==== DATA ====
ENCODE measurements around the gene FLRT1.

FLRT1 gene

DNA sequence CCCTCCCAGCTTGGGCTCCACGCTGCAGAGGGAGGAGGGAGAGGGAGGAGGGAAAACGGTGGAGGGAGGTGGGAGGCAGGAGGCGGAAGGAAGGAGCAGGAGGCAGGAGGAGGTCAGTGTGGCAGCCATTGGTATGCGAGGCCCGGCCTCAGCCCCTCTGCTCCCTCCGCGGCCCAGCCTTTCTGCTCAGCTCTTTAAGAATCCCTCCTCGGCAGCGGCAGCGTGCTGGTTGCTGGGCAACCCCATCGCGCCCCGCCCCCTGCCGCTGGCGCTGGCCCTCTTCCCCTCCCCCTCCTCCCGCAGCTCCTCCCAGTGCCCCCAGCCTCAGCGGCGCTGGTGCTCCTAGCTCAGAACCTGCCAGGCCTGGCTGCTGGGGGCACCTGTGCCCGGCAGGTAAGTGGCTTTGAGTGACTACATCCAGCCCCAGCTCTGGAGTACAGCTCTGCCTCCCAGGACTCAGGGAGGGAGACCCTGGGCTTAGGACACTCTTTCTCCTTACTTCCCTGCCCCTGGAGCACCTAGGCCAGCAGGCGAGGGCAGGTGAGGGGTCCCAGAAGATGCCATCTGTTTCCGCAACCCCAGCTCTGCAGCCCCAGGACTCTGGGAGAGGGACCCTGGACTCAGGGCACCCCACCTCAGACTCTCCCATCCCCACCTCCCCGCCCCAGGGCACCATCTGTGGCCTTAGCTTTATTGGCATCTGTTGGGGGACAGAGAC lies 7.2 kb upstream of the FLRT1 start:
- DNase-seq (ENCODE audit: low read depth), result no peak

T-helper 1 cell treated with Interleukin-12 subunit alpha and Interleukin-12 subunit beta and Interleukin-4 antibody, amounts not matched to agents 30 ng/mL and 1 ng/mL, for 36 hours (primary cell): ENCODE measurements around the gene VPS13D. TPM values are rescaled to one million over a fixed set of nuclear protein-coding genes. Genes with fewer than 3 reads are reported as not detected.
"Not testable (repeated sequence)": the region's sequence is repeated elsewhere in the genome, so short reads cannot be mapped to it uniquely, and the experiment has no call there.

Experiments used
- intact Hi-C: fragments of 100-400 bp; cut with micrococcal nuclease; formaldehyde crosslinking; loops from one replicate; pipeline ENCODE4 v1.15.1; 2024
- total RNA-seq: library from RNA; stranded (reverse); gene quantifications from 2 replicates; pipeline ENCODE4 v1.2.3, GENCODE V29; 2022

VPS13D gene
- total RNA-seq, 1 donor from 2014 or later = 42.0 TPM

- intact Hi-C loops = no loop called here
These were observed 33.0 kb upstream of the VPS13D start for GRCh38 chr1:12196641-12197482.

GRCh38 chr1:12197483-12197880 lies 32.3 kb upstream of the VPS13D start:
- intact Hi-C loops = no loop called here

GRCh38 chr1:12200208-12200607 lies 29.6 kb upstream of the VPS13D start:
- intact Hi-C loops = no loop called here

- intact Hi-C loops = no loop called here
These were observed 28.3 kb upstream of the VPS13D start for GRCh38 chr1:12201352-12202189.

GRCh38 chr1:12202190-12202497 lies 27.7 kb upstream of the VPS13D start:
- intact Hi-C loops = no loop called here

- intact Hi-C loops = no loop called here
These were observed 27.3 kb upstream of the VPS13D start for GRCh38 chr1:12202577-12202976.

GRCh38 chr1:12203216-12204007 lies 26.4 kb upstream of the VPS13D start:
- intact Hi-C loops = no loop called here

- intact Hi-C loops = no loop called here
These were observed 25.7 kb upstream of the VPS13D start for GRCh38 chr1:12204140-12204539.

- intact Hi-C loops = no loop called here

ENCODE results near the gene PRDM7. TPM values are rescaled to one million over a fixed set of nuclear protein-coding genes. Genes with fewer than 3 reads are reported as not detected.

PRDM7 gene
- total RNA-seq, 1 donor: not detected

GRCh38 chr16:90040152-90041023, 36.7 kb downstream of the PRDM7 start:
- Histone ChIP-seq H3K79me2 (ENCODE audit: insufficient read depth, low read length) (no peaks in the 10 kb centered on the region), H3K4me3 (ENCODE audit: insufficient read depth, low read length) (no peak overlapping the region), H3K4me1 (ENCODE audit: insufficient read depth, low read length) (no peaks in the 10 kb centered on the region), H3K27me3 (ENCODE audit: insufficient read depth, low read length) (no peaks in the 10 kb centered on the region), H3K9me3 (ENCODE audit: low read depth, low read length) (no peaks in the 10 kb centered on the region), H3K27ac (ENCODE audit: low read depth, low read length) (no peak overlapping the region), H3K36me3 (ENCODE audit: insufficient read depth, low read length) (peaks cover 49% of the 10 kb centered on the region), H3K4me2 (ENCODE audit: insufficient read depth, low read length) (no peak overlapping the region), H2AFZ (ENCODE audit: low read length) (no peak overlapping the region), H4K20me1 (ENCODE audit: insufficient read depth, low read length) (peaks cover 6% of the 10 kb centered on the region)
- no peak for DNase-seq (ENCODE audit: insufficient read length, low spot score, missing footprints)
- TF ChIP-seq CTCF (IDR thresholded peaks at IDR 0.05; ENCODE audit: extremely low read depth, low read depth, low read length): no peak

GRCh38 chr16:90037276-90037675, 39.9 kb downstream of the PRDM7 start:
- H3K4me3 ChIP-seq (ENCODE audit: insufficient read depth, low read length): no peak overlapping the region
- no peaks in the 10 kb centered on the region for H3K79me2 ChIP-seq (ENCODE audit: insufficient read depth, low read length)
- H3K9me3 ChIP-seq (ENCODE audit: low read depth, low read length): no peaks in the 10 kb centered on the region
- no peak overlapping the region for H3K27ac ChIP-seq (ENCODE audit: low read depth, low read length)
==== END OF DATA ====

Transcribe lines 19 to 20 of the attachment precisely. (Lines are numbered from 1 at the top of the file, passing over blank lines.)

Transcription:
These were observed 28.3 kb upstream of the VPS13D start for GRCh38 chr1:12201352-12202189.

GRCh38 chr1:12202190-12202497 lies 27.7 kb upstream of the VPS13D start: